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Smartphone apps to replace GPs?

New government-funded health projects to help people stay in work show that the government must spend money to save money

Many people opt for private healthcare because the NHS cannot keep up with demand

Millions of pounds will be awarded to help people with health conditions stay in work, according to a press release from the Department for Work and Pensions last month.

The money will fund nearly 20 different projects across the country.

Their shared goal is to help people with various conditions to stay in work.

Cardiff University’s Back-on-Line is the only one of the 19 projects that is in Wales.

Between them the projects will receive almost £4 million in funding to support people with health conditions in the workplace.

The fund is part of a 10 year strategy to help one million more disabled people stay in the workplace by 2027.

The UK government estimate 3.9 million British people with disabilities were in employment between July and September this year. This figure is around 120,000 or 1.5% more people than the year before.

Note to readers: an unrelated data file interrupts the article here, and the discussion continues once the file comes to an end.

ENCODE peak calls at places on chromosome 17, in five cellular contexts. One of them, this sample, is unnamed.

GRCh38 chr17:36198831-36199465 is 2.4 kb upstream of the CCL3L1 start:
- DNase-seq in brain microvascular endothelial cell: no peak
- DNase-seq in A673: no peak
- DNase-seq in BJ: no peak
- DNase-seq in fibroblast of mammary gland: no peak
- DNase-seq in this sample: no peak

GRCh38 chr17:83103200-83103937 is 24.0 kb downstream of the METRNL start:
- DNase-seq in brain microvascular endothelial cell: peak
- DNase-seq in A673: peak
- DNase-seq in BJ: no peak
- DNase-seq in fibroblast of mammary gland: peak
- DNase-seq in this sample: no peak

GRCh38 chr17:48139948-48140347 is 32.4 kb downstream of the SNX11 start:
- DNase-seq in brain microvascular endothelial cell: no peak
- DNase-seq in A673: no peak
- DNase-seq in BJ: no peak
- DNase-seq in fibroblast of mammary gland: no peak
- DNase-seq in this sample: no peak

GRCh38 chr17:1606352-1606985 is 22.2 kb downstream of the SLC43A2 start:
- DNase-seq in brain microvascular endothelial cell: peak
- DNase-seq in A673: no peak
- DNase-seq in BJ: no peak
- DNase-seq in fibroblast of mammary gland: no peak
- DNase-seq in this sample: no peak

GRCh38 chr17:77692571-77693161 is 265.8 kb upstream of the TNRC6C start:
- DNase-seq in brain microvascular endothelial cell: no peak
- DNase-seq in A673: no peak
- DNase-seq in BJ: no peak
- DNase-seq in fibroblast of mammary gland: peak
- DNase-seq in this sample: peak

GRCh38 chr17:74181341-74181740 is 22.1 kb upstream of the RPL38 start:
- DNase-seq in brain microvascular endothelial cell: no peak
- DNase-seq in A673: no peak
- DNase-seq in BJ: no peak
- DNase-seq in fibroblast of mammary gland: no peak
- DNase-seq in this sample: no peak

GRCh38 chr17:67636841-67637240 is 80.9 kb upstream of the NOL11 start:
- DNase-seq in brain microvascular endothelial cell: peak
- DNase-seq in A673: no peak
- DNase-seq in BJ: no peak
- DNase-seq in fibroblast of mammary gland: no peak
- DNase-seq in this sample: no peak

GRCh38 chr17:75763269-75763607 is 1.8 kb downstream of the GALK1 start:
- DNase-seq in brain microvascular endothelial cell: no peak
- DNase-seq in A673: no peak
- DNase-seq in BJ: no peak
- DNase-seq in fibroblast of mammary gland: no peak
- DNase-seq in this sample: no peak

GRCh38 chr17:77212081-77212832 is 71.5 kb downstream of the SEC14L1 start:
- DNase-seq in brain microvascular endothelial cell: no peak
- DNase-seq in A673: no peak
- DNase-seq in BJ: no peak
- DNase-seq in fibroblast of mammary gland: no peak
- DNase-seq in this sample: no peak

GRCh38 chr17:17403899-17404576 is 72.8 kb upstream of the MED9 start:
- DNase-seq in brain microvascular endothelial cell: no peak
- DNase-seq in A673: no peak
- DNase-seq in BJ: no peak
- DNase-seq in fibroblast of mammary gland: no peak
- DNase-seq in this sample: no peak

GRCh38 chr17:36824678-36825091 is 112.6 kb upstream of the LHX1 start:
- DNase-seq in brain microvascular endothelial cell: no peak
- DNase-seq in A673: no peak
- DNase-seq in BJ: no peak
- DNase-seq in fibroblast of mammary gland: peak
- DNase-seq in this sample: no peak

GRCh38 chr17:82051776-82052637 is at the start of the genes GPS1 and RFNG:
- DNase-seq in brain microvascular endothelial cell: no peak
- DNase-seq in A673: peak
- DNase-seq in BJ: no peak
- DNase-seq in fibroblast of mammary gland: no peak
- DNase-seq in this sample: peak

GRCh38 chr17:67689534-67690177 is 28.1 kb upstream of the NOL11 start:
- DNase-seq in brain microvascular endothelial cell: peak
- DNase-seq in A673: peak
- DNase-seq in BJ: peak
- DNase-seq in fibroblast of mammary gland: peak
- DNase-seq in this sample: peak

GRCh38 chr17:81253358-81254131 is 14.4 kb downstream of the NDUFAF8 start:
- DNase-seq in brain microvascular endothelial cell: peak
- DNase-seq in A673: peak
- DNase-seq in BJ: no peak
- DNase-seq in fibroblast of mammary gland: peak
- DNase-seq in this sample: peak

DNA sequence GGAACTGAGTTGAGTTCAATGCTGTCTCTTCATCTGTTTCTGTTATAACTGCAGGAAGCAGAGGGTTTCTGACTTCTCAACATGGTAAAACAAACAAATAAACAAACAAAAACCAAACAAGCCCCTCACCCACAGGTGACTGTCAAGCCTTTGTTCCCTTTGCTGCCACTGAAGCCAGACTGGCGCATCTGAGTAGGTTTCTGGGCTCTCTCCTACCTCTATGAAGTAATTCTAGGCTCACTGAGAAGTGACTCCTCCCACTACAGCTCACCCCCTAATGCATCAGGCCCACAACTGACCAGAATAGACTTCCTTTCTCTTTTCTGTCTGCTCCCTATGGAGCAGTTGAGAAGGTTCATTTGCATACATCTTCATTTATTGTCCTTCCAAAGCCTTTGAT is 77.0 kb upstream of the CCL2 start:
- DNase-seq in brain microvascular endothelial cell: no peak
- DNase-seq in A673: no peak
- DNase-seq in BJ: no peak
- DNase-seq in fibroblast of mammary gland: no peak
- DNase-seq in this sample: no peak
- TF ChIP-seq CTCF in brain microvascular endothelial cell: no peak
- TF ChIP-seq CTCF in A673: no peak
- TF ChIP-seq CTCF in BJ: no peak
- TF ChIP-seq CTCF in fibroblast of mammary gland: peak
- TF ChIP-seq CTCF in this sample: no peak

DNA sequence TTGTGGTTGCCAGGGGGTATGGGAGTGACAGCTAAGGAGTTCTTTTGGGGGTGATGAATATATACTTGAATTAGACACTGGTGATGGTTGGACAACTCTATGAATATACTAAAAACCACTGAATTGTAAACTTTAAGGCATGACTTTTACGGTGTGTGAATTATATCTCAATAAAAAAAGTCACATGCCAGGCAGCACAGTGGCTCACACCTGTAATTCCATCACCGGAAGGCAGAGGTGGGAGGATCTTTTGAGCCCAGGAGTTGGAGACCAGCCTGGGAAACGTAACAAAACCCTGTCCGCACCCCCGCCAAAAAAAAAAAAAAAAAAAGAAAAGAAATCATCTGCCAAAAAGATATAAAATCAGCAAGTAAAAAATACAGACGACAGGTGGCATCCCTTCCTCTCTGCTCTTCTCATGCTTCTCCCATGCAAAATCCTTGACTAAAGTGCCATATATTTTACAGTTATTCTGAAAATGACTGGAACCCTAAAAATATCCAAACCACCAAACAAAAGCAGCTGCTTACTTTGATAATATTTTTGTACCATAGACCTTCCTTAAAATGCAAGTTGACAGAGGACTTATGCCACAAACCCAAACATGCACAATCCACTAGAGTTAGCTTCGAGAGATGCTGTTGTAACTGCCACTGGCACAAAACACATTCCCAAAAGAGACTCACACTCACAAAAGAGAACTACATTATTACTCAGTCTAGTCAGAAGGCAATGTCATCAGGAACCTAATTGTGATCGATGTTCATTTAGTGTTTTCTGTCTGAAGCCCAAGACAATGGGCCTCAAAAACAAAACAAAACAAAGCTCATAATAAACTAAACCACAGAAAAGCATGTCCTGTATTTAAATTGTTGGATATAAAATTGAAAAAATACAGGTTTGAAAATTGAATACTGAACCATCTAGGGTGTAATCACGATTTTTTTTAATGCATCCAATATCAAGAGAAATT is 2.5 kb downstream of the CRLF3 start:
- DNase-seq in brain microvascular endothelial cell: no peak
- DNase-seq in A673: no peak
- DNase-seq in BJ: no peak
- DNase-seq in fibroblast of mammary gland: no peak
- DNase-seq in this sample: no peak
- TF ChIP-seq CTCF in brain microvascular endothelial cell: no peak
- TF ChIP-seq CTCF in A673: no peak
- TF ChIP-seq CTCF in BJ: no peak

The campaign, therefore, puts an emphasis on staying in work rather than returning to work. It aims to teach people to manage their conditions independently.

Health-related apps could cut demands for costly rehabilitation units

One of the projects is a smartphone app which helps people ease lower back pain through a personalised plan.

Another is an app designed to help individuals recognise the signs of mental health issues.

While the government has pledged £4 million to the projects, the long-term motive is unquestionably financial.

The National Health Service could save millions if Britons could treat and prevent certain ailments at home.

Due to months-long waiting lists, people are already looking for often costly alternatives to the NHS.

Retired GP Patricia Clee, 62, says: “People go for massages and treatments in spas, and they go to private chiropractors and physiotherapists.”

“They will try a lot of these services before they even consider coming to their GP,” says Patricia, “because conditions like chronic back pain are not easily remedied through the NHS.”

Of course, work can often be the cause of such ailments, she emphasises.

“Physically demanding jobs, as well as sedentary jobs, can cause lower back pain,” says Patricia.

“Stressful jobs can add to mental health problems.”

Even worse than waiting lists is the fear that visiting a GP could affect your work prospects.

“People in certain businesses worry about things like mental ill health or back pain going on their record. Once they have mentioned these things, they worry that it’s going to affect their chances in work,” says Patricia.

When asked about this problem, several local businesses were unavailable for comment.

 

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